A third reason for this disconnect is the ‘work-for-hire’ mentality most IT procurement managers take of technology that’s created externally. Again, I could wax at-length on the comedy of melding UPS and Silverpop from a contractual perspective, but those who find it funniest already know all the stories (Hint: think external security audits of hosting facilities). While there are some natural points of contention among entrepreneurs and companies, it seems there’s plenty of middle ground. If you’re on the corporate side, setup a strategic pool where the entrepreneur retains 15% of the licensing rights to their innovations. The reason for this is simple: the biggest consultants and agencies have a standard playbook – one that rehashes many of the same ideas over and over. And an entrepreneur, by nature, desires to create something completely different. For a great example, remember the Netflix Prize, where they challenged developers worldwide to improve their algorithm by 10%. Why settle for the IBM sales guy who’s been instructed to sell “cloud computing” this quarter when you could have the brightest entrepreneurial minds cranking on a solution? And if they do create the future of your industry and you’re scared about not owning 100%, just buy them and move on. Google does it all the time… And from an entrepreneur’s perspective, be prepared to run a couple projects as an outsourced development shop in order to prove your worth. By the way, this is a perfectly viable way to secure dollars for your own ventures – most large corporations are accustomed to paying well over $150/hour for external marketing and IT expertise. Not without some quid pro quo, but get in there and prove your value. And here the reality: 15% of something that has UPS or Kimberly Clark as a reference customer is probably more loot than almost any other idea you could take to market alone.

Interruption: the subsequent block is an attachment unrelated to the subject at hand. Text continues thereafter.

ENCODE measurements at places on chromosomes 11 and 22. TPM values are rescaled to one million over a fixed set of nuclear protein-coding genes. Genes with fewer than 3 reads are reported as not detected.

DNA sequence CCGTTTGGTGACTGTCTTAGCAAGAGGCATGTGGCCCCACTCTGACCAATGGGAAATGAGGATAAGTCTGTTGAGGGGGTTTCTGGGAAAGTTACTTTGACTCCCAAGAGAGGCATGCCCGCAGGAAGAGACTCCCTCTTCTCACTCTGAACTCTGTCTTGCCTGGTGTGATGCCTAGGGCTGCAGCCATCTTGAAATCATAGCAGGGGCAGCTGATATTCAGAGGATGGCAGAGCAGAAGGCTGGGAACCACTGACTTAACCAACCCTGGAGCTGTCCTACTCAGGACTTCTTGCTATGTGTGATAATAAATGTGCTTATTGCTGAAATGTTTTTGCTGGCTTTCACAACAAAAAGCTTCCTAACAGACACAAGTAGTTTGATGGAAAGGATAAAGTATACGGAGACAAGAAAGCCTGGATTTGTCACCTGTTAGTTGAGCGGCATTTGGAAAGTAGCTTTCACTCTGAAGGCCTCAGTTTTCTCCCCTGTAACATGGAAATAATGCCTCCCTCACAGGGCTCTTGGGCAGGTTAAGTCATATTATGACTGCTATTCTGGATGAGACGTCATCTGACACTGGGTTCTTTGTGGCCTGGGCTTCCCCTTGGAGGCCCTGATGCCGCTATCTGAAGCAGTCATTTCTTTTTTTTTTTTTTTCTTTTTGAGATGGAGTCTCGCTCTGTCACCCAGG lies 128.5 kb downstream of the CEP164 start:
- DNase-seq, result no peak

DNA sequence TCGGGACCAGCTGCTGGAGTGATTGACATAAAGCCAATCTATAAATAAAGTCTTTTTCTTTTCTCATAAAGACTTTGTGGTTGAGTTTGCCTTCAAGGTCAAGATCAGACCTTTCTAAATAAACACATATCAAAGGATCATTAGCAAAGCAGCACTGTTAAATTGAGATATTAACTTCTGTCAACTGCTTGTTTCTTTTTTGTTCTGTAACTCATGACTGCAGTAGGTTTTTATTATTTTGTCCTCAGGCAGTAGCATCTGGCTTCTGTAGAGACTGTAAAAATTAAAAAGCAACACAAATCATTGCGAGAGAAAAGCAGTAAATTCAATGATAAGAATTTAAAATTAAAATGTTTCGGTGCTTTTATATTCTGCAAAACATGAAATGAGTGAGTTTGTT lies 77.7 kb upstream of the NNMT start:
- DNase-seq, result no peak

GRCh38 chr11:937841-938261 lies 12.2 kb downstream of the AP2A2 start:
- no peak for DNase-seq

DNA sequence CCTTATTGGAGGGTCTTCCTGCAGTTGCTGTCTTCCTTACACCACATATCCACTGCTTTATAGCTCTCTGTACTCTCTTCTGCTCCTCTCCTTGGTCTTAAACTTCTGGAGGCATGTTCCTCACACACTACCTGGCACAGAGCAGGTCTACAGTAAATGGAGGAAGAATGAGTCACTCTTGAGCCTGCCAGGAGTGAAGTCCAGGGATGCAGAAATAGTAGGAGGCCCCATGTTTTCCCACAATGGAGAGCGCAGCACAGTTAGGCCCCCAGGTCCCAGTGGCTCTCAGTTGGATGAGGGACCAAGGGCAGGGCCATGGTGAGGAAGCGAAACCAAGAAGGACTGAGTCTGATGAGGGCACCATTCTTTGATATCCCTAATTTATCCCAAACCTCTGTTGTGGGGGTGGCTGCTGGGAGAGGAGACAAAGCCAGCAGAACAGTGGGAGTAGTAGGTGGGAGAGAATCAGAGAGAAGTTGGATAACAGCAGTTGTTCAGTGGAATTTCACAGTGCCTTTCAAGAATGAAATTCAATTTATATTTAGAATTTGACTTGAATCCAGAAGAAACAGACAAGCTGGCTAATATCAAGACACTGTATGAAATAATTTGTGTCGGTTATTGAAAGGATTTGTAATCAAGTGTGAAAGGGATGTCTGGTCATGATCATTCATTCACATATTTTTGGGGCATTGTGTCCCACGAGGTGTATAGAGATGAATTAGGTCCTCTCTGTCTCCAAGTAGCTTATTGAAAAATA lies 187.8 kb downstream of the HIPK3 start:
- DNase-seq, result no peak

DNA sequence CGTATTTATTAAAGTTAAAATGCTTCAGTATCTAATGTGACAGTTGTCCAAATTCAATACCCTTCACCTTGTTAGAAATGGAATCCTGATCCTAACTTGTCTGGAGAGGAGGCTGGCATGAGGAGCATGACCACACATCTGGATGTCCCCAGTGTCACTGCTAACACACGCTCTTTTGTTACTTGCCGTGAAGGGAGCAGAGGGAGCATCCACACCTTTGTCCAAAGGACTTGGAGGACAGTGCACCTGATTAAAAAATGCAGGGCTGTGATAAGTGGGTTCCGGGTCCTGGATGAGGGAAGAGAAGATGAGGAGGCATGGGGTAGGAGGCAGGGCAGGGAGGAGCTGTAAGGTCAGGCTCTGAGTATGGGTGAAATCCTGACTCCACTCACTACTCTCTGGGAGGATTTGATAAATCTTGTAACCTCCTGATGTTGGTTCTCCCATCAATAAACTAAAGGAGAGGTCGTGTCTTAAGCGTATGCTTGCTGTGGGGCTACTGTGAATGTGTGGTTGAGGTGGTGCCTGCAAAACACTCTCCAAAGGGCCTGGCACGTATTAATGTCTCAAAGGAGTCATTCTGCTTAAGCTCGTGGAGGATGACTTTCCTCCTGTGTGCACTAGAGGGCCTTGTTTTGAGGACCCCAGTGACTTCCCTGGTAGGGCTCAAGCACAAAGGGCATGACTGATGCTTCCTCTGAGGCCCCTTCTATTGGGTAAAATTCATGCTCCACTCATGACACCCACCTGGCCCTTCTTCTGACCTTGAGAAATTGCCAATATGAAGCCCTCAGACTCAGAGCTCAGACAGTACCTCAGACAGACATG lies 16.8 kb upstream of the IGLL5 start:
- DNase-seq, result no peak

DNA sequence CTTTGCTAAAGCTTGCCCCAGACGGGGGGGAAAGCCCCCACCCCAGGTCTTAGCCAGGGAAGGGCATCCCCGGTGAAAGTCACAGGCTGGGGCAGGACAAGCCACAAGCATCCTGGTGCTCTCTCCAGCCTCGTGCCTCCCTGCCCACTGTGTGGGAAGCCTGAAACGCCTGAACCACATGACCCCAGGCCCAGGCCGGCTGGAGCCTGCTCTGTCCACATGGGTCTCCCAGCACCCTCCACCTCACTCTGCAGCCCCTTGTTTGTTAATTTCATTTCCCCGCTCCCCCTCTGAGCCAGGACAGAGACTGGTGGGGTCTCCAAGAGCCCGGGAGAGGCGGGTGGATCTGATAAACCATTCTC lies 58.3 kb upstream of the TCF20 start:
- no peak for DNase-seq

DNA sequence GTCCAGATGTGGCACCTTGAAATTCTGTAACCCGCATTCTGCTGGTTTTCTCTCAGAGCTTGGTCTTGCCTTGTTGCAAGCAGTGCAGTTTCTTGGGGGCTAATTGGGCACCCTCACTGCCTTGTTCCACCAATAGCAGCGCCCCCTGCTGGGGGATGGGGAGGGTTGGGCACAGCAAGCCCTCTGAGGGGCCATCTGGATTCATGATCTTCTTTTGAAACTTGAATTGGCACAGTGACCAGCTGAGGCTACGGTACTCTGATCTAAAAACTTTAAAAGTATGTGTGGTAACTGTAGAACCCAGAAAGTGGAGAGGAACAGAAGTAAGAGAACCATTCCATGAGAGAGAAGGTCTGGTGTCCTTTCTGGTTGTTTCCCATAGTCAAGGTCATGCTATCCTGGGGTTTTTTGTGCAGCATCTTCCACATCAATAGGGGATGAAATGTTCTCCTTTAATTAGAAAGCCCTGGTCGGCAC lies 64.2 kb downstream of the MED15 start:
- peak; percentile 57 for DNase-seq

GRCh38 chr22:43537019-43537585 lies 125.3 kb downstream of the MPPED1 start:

So the final question is how do we fix this? It starts with the two camps talking first. I know of a few experiments like Lunch 2.0, but we need to get serious about creating these relationships. This is a common debate around the TechDrawl Cave, and we’re interested in hearing everyone’s take on tactics. And speaking of tax credits, why not give state incentives to corporations who invest or simply spend money on local startups? And what about the role of organizations like GTRI and ATDC as honest brokers between entrepreneurs and Fortune 500 companies? And if I really think hard about it, give these organizations a matchmaking fee to help solve their budgetary issues. My primary point is there are lots of great ecosystems that simply aren’t working together.
So I challenge everyone reading this – regardless of whether you’re in Atlanta, Charlotte or Austin – what are you doing to connect startups with your town’s biggest companies? And for senior management inside these companies, what better way to improve your hometown economy than to prove a rising tide floats all boats? Everyone should care, but not enough do. Stop whining about the West Coast, and become part of the solution.